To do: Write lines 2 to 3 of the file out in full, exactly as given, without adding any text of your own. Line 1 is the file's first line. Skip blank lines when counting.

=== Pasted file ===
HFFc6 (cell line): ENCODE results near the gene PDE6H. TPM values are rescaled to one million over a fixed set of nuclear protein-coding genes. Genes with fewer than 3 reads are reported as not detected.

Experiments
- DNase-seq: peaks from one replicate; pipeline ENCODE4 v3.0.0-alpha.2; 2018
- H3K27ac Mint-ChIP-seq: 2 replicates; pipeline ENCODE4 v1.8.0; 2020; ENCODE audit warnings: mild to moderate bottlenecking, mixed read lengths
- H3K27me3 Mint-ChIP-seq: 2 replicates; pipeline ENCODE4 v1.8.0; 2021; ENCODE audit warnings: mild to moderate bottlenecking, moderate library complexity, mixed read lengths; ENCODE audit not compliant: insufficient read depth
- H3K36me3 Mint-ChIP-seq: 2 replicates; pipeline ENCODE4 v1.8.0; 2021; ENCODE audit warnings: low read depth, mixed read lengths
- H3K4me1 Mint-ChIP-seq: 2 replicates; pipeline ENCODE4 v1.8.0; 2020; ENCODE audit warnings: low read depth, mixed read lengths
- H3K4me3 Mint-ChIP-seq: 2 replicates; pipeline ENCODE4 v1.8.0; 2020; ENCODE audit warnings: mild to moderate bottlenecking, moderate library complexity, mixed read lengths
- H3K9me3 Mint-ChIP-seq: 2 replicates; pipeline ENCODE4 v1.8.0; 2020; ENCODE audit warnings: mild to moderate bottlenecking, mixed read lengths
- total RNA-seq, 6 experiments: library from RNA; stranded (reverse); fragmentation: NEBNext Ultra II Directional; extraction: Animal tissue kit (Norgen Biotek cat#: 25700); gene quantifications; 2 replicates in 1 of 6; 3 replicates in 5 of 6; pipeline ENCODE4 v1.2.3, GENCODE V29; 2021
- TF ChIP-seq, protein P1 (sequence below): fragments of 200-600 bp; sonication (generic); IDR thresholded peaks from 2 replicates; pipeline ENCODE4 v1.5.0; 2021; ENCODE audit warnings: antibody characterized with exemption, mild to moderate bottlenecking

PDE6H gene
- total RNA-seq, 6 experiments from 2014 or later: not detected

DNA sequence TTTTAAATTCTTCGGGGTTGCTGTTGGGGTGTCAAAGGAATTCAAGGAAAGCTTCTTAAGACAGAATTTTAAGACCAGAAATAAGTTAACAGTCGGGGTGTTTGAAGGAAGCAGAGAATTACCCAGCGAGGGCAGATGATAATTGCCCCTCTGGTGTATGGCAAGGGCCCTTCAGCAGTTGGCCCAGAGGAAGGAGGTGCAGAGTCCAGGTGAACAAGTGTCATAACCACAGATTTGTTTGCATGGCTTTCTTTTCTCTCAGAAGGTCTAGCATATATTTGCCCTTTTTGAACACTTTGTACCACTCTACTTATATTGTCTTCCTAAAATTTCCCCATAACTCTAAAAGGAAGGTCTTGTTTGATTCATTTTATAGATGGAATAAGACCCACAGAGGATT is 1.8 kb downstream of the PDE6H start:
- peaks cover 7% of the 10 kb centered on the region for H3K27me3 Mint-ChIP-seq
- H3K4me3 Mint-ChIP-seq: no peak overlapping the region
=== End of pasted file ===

Experiments
- DNase-seq: peaks from one replicate; pipeline ENCODE4 v3.0.0-alpha.2; 2018